“It is Manila’s right to discuss (the issue) bilaterally with Beijing. In fact, these overtures should be encouraged as they will de-escalate rising tensions in the South China Sea." - ISEAS Senior Fellow Dr Malcolm Cook

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The Duterte challenge for ASEAN by ASC Head Tang Siew Mun
"Mr Duterte's actions have consequences beyond his home country, especially when the Philippines takes on its duties as ASEAN chair next year as the grouping celebrates its golden jubilee. A chair's apparent favour towards one dialogue partner over others is bound to generate distrust and undermine ASEAN's centrality."

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ISEAS Perspective: “Can ASEAN Overcome the ‘Consensus Dilemma’ over the South China Sea?” by ISEAS Fellow Le Hong Hiep
"The principle of consultation and consensus has so far been essential to ASEAN’s success. However, as the regional setting rapidly changes, especially due to the rise of China, the principle is rendering ASEAN ineffectual in addressing urgent regional security matters. To overcome this challenge, ASEAN should consider either procedural reforms or institutional innovations."

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Duterte’s personal game could lead to choppier waters for Asean by ISEAS Senior Fellow Malcolm Cook
“The Philippines’ relations with East Asia’s major powers matter for Southeast Asia. The Philippines will assume the chairmanship of the Association of South-east Asian Nations (Asean) next year, and will take over from Singapore as coordinator of the Asean-China dialogue partner relations in 2018”.

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ASEAN needs some serious soul-searching on its ties with a friend showing signs of increasing assertiveness by ASC Head Tang Siew Mun
"It is time ASEAN finds the backbone to fend off China's repeated and increasingly aggressive tactics. If ASEAN member states stand down now, they will soon have nothing to stand on. But taking a stand does not mean taking on China."

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ISEAS Perspective: Logistics Integration in ASEAN Faces Serious Challenges by Tham Siew Yean, ISEAS Senior Fellow and Sanchita Basu Das, Lead Researcher (Economics), ASC 
"...Coordinated implementation is required in each member country besides investments in financial and human resources. These internal efforts will enhance the competitiveness of each member country and with it, their commitment to logistics integration." 

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ASEAN's efforts to remove trade barriers remain piecemeal by Sanchita Basu Das, Lead Researcher (Economics), ASC 
"Implementing ATF, Assist and measures under MPAC 2025 and the IAI Work Plan III are only baby steps to undertaking national-level reforms. Still, in the long run, complying with these measures and others is not only going to enhance trade flows, but will also help ASEAN member states with their economic growth and development."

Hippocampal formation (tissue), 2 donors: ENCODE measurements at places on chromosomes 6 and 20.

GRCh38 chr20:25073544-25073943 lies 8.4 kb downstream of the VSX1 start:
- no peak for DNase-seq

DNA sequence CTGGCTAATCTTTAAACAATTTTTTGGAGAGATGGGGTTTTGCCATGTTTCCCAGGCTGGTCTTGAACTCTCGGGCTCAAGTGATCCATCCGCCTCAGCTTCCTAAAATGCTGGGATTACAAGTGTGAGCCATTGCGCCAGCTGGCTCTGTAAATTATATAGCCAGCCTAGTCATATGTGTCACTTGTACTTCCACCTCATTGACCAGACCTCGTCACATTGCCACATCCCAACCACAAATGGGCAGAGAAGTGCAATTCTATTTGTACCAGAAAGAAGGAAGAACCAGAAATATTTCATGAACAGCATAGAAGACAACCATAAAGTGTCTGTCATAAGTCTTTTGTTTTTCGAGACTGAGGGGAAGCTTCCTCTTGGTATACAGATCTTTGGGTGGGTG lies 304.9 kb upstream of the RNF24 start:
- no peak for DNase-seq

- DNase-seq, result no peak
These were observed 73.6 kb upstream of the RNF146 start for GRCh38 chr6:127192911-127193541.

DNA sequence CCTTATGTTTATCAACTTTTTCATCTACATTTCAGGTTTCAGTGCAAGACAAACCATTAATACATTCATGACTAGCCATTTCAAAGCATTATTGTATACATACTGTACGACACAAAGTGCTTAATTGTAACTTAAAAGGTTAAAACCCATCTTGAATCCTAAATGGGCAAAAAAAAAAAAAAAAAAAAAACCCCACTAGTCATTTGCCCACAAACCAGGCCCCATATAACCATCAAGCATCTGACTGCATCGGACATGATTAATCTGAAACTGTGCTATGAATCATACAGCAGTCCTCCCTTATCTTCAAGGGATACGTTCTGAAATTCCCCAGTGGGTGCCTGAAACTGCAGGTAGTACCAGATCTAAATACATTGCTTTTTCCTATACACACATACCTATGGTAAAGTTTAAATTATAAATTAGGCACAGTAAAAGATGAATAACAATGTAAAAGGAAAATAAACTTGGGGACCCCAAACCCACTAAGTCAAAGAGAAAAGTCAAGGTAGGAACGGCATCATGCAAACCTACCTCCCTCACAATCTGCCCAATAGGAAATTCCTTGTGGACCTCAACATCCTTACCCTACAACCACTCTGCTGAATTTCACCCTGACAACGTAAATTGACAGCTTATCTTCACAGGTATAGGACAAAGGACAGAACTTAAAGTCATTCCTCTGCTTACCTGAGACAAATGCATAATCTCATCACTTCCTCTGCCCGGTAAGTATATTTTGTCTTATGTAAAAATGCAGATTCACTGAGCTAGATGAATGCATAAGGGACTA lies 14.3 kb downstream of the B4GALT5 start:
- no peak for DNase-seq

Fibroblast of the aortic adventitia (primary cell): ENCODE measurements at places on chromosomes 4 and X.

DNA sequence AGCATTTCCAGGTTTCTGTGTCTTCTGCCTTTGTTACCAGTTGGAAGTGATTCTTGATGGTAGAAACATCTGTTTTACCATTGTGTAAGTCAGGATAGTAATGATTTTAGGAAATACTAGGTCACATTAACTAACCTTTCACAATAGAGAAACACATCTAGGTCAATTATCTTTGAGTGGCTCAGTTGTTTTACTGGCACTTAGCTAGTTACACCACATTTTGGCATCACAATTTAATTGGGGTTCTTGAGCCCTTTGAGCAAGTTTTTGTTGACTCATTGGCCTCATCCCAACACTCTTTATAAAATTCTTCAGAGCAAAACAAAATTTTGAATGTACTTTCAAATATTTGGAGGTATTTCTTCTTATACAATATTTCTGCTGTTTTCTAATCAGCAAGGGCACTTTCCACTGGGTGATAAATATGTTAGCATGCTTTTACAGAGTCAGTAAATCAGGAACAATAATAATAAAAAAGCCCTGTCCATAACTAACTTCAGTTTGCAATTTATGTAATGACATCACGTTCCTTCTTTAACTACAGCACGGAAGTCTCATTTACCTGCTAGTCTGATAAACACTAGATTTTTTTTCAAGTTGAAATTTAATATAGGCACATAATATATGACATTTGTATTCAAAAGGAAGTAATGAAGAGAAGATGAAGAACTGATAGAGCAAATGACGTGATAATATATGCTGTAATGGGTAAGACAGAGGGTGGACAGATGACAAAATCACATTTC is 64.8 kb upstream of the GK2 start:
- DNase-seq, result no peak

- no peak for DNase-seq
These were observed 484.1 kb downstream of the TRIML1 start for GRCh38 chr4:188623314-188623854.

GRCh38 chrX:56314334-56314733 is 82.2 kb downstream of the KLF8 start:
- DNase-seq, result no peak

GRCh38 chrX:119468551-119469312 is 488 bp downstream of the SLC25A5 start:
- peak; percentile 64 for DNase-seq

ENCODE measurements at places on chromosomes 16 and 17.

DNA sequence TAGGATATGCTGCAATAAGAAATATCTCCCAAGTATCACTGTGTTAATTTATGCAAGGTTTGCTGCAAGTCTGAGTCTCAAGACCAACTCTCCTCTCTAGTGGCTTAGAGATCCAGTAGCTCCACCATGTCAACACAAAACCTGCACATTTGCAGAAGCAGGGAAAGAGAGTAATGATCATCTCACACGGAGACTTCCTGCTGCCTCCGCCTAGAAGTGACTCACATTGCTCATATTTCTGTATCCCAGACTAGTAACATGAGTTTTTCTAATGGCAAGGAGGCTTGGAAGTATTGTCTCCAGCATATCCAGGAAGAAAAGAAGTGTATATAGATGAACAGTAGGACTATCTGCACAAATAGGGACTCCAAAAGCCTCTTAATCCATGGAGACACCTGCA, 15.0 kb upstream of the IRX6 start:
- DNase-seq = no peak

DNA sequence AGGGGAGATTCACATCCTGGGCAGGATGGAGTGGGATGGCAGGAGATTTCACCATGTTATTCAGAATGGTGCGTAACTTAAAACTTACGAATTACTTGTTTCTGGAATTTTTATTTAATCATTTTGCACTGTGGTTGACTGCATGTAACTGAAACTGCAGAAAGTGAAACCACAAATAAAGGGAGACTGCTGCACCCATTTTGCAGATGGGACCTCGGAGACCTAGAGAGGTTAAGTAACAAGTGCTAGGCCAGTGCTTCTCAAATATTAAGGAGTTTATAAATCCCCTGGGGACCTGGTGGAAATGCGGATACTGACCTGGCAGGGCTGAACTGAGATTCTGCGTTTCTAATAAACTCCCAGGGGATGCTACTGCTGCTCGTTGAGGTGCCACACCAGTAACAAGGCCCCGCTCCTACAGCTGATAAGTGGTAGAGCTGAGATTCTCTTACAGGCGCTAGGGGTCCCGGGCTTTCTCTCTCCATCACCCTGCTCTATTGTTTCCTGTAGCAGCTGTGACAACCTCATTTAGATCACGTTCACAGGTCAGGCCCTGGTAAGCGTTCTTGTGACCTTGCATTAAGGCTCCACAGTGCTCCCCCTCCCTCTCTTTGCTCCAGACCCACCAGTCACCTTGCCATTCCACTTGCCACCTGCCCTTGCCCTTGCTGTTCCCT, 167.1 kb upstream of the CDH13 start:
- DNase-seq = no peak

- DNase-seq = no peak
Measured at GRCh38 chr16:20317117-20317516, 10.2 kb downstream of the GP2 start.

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When Duterte meets ASEAN by ISEAS Senior Fellow Malcolm Cook and ASC Head Tang Siew Mun 
"Mr Duterte has taken a very different tack, denying that the Philippines’ maritime disputes with China are a matter for ASEAN. As a result of Manila’s changed position, Chinese Vice Foreign Minister Liu Zhenmin has said bilateral ties between China and the Philippines are at a turning point." 

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Questions on China’s Friendship Treaty Proposal by ASC Head Tang Siew Mun
"... Notions of “good neighbours” and “peace” ring hollow as long as the South China Sea remains a ticking time-bomb. If China cannot bring itself to commit to a legally binding Code of Conduct in the South China Sea, what moral force and credibility can it bring to the proposed treaty?" 

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ASEAN Kicks-in the Next Phase of Regional Connectivity by Sanchita Basu Das, Lead Researcher (Economics), ASC
"... The document mentions more precisely where different dimensions of connectivity fit into the ASEAN Community Blueprint. The five strategic areas are also mutually re-enforcing and tacks onto the priorities of the ASEAN Political-Security, Economic and Socio-Cultural communities. " 

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Six takeaways from ASEAN summits
ASC Head Tang Siew Mun for The Straits Times S.E.A View shares the six takeaways from the ASEAN summits.
"Laos has successfully passed the ASEAN chairmanship test and is marking time until the end of the year to formally hand over the ASEAN mantle to the Philippines. If Mr Duterte's "theatrics" in Vientiane are any indication, the next ASEAN Summit promises to be unpredictable and eventful." 

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ASEAN’s RCEP Dilemma
"The Regional Comprehensive Economic Partnership (RCEP) negotiations to combine into a greater whole ASEAN’s trade agreements with Japan, China, India, South Korea, and Australia and New Zealand are well behind schedule with no timetable for conclusion. The tunnel grows longer and the light dimmer." - ISEAS Senior Fellow Dr Malcolm Cook 

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Strategic trust crucial in China-ASEAN ties
"On the whole, the past 25 years of ASEAN-China dialogue relations have been a positive and mutually beneficial one. What the future holds for the next 25 years remains to be seen... However, ASEAN-China relations will remain on an even keel if both sides stay on course and build trust." - ASC Head Tang Siew Mun 

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Little room for ASEAN to move in maritime dispute